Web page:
History Detectives: Japanese Carved Cane; Kittery Telescope; Baker's Gold
Airs Tuesday, July 26, 2011 at 8 p.m. on KPBS TV
America's top gumshoes are back to prove once again that an object found in an attic or backyard might be anything but ordinary.
If you need more help with your own investigations, visit Detective Techniques, with guides on how to research a WWII military record, rock and mineral identification, and more information on art and photo evaluation. You can also find a step-by-step guide to genealogy, researching buildings, document evaluation and much more.
"Japanese Carved Cane" - A California man hopes the Japanese characters on this hand-carved cane will unlock the mysteries of his family’s past. The cane belonged to his grandparents who were sent to an Arizona relocation camp after Pearl Harbor. He can’t read the words carved into the cane, and his grandparents have passed away. He asks "History Detectives" to uncover the story behind this cane. An interpreter translates the Japanese words. A curator of art from Japanese internment camps places this cane into the tradition of “gaman” – the art of living with the unbearable. The investigation unravels a surprising clue about the cane’s original owner.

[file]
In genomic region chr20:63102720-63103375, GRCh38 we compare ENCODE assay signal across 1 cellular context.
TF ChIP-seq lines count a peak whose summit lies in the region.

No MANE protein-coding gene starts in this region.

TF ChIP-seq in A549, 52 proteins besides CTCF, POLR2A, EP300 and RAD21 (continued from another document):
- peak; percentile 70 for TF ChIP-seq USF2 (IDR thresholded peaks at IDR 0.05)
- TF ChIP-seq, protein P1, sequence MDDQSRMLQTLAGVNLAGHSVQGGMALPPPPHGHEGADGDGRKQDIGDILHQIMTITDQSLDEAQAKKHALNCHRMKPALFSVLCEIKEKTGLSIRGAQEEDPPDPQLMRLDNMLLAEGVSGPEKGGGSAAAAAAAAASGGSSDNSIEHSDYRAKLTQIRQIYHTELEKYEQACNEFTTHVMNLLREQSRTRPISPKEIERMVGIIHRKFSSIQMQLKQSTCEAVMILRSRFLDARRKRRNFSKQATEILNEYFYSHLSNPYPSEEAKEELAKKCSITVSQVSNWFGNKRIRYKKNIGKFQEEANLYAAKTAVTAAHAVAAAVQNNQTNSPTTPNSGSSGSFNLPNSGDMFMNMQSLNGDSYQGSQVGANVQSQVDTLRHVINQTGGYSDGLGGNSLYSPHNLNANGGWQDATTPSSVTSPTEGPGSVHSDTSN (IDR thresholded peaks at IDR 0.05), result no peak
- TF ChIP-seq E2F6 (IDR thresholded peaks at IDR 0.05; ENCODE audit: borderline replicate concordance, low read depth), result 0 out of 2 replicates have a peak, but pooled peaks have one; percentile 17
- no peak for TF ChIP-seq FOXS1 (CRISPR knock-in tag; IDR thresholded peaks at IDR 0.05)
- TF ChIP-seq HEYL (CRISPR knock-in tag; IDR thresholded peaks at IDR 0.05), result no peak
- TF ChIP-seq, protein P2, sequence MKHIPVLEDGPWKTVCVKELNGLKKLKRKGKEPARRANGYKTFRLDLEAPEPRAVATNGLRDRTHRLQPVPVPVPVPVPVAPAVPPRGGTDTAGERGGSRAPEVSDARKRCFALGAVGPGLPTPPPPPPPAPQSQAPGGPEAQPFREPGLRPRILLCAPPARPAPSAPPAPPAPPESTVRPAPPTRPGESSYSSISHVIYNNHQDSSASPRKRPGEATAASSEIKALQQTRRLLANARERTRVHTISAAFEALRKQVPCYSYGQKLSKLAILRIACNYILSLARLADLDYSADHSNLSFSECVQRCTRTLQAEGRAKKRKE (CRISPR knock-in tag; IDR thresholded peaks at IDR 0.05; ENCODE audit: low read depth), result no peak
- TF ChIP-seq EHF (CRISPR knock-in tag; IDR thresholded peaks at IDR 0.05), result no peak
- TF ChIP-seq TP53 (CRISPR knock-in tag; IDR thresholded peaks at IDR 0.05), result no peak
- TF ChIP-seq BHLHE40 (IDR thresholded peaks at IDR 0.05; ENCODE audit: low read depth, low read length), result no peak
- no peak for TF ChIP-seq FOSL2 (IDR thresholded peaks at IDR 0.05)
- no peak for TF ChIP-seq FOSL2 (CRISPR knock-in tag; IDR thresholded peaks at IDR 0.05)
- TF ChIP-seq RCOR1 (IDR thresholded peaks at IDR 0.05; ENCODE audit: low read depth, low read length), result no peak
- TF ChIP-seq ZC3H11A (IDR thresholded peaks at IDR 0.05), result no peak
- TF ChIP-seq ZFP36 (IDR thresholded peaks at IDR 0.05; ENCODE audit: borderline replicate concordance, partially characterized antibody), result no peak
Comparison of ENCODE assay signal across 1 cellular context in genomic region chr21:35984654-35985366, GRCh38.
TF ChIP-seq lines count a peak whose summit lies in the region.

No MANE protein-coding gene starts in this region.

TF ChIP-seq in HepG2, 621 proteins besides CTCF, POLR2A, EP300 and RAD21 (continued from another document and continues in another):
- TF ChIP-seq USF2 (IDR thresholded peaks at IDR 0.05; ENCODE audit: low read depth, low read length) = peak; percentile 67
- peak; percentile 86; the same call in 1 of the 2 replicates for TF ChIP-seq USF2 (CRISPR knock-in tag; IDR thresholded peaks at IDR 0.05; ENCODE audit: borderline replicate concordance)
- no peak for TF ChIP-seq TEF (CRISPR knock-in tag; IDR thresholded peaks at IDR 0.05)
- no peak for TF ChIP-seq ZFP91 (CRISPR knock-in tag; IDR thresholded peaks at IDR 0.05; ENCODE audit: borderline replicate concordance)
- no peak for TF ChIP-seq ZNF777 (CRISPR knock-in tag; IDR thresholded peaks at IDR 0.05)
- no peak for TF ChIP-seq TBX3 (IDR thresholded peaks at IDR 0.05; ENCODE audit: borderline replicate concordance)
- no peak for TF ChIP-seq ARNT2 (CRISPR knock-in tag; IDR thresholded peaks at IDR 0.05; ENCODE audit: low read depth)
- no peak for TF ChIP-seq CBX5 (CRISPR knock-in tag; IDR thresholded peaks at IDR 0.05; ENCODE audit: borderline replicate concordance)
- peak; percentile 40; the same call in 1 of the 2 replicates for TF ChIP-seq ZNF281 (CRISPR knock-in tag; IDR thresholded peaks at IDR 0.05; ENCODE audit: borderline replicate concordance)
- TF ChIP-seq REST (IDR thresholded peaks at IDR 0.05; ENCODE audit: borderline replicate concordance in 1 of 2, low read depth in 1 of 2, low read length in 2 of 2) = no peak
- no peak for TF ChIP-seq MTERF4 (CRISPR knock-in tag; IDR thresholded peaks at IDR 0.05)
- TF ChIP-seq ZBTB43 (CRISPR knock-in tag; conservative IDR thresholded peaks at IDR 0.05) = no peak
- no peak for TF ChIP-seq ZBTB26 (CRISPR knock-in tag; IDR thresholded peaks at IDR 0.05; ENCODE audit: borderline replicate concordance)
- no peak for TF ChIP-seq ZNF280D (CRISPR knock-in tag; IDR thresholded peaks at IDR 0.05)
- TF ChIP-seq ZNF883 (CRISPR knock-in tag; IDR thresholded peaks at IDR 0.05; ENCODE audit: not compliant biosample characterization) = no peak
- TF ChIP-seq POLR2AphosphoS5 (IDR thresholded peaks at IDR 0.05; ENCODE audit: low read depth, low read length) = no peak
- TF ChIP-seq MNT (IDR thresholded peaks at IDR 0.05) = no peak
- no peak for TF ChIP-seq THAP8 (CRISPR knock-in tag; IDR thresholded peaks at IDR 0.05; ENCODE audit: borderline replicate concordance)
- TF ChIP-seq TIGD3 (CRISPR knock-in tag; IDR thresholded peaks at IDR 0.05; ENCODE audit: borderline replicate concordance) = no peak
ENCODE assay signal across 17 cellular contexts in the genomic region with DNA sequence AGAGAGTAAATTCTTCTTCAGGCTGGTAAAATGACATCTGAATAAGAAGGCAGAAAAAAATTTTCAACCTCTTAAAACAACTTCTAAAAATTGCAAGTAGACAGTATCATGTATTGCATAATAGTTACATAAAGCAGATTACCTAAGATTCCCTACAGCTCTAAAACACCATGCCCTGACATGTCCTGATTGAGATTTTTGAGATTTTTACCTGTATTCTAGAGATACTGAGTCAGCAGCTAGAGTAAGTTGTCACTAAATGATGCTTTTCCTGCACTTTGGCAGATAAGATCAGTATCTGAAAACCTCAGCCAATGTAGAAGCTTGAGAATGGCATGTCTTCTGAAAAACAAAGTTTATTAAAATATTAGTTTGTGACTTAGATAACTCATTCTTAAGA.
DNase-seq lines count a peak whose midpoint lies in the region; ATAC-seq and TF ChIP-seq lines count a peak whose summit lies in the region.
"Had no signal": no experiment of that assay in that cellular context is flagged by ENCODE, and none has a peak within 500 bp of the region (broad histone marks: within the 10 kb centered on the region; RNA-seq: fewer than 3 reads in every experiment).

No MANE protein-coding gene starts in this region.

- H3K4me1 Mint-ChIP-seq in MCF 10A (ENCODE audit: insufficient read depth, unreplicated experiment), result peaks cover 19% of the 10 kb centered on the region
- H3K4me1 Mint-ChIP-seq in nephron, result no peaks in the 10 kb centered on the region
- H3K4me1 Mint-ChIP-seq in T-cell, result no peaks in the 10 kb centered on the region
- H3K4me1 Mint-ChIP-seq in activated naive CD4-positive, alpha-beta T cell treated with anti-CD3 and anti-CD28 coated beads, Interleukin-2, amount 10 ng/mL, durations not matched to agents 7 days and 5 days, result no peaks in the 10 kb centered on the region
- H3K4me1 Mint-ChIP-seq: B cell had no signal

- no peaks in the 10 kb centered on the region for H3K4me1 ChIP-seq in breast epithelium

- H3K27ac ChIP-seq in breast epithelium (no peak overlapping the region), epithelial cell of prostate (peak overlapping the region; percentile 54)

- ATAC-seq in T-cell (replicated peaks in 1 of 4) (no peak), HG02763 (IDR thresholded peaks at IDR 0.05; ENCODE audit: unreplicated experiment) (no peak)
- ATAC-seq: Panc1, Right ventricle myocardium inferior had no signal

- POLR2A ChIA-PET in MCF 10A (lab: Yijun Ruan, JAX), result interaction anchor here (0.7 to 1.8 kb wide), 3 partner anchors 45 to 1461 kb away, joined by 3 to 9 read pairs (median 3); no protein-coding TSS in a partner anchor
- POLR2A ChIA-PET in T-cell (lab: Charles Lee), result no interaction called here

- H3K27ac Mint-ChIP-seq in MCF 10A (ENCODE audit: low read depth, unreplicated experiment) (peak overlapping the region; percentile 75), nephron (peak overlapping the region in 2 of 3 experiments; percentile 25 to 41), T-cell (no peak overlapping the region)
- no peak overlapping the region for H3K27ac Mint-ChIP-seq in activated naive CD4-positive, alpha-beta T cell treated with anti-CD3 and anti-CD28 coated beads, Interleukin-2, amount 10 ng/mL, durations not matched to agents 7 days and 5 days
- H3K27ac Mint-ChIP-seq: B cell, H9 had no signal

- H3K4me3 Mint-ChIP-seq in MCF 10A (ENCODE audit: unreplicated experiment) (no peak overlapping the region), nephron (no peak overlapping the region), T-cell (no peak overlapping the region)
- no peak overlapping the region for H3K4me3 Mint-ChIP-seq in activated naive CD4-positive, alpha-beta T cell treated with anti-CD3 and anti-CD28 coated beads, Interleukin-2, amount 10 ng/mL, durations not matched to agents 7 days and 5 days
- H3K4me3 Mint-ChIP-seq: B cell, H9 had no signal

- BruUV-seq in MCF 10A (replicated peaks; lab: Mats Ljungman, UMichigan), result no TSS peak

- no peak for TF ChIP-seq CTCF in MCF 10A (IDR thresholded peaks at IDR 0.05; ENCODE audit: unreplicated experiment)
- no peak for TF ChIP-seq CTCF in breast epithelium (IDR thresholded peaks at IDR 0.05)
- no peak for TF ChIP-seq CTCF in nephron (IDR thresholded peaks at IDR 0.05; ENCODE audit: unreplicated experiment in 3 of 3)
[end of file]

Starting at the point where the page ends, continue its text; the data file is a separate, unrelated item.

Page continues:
"Kittery Telescope" - When a Kittery Point, Maine, man moved into his great aunt’s house he discovered an unusual wooden telescope. No one in his family knows where it came from or how long it’s been in the family. Even though his family is full of Navy men, our contributor hopes it belonged to his ancestor William Bray, who served on the Raleigh, one of America’s first naval war ships during the American Revolution. Antique dealers can’t date the telescope. They’ve never seen one like this. "History Detectives" finds out whether this telescope was used during the American Revolution.
"Baker's Gold" - A viewer from Colorado thinks he may have discovered a gem of Gold Rush memorabilia when he found an unusual drawing. This drawing depicts four huge gold nuggets, weighing one, two, six and ten pounds. Someone has overlaid the nuggets with curious, almost cartoon-like pictures: a bag of gold dust, a scowling turtle, a Colt revolver, and the profile of a man’s grinning face. The signature, I.W. Baker, catches our contributor’s eye. Could this be the Isaac Baker famous for his photographs of the Gold Rush? And did miners actually find gold nuggets that large? "History Detectives" visits Baker’s haunts in California and talks with Gold Rush curators to reveal the story behind this drawing.